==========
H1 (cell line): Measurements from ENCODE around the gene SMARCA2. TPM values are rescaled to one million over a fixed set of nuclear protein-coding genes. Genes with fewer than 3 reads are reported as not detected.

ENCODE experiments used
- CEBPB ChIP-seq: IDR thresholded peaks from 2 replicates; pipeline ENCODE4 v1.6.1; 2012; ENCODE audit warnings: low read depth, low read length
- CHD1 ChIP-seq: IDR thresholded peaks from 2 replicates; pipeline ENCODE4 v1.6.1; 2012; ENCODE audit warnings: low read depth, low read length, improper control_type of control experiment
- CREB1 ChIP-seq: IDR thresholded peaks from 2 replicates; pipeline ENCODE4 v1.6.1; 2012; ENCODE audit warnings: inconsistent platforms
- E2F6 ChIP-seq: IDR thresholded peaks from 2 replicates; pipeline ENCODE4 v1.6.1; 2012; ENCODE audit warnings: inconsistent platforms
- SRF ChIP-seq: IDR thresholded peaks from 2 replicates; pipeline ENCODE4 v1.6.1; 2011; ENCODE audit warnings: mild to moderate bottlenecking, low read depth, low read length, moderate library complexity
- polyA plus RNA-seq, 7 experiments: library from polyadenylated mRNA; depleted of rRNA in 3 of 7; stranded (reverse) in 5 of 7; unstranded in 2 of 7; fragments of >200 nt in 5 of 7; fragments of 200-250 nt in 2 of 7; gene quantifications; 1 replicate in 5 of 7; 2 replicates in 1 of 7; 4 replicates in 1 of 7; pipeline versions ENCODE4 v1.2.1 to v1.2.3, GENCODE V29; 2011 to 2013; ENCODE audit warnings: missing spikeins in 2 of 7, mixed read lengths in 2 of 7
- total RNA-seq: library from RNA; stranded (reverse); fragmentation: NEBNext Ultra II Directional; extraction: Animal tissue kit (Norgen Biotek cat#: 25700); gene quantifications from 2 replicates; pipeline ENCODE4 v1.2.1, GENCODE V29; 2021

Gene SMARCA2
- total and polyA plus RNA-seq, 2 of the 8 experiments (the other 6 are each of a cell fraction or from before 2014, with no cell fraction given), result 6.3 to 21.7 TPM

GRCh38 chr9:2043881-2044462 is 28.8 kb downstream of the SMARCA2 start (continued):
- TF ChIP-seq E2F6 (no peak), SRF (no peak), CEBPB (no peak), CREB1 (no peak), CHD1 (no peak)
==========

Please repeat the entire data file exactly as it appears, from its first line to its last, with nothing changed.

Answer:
H1 (cell line): Measurements from ENCODE around the gene SMARCA2. TPM values are rescaled to one million over a fixed set of nuclear protein-coding genes. Genes with fewer than 3 reads are reported as not detected.

ENCODE experiments used
- CEBPB ChIP-seq: IDR thresholded peaks from 2 replicates; pipeline ENCODE4 v1.6.1; 2012; ENCODE audit warnings: low read depth, low read length
- CHD1 ChIP-seq: IDR thresholded peaks from 2 replicates; pipeline ENCODE4 v1.6.1; 2012; ENCODE audit warnings: low read depth, low read length, improper control_type of control experiment
- CREB1 ChIP-seq: IDR thresholded peaks from 2 replicates; pipeline ENCODE4 v1.6.1; 2012; ENCODE audit warnings: inconsistent platforms
- E2F6 ChIP-seq: IDR thresholded peaks from 2 replicates; pipeline ENCODE4 v1.6.1; 2012; ENCODE audit warnings: inconsistent platforms
- SRF ChIP-seq: IDR thresholded peaks from 2 replicates; pipeline ENCODE4 v1.6.1; 2011; ENCODE audit warnings: mild to moderate bottlenecking, low read depth, low read length, moderate library complexity
- polyA plus RNA-seq, 7 experiments: library from polyadenylated mRNA; depleted of rRNA in 3 of 7; stranded (reverse) in 5 of 7; unstranded in 2 of 7; fragments of >200 nt in 5 of 7; fragments of 200-250 nt in 2 of 7; gene quantifications; 1 replicate in 5 of 7; 2 replicates in 1 of 7; 4 replicates in 1 of 7; pipeline versions ENCODE4 v1.2.1 to v1.2.3, GENCODE V29; 2011 to 2013; ENCODE audit warnings: missing spikeins in 2 of 7, mixed read lengths in 2 of 7
- total RNA-seq: library from RNA; stranded (reverse); fragmentation: NEBNext Ultra II Directional; extraction: Animal tissue kit (Norgen Biotek cat#: 25700); gene quantifications from 2 replicates; pipeline ENCODE4 v1.2.1, GENCODE V29; 2021

Gene SMARCA2
- total and polyA plus RNA-seq, 2 of the 8 experiments (the other 6 are each of a cell fraction or from before 2014, with no cell fraction given), result 6.3 to 21.7 TPM

GRCh38 chr9:2043881-2044462 is 28.8 kb downstream of the SMARCA2 start (continued):
- TF ChIP-seq E2F6 (no peak), SRF (no peak), CEBPB (no peak), CREB1 (no peak), CHD1 (no peak)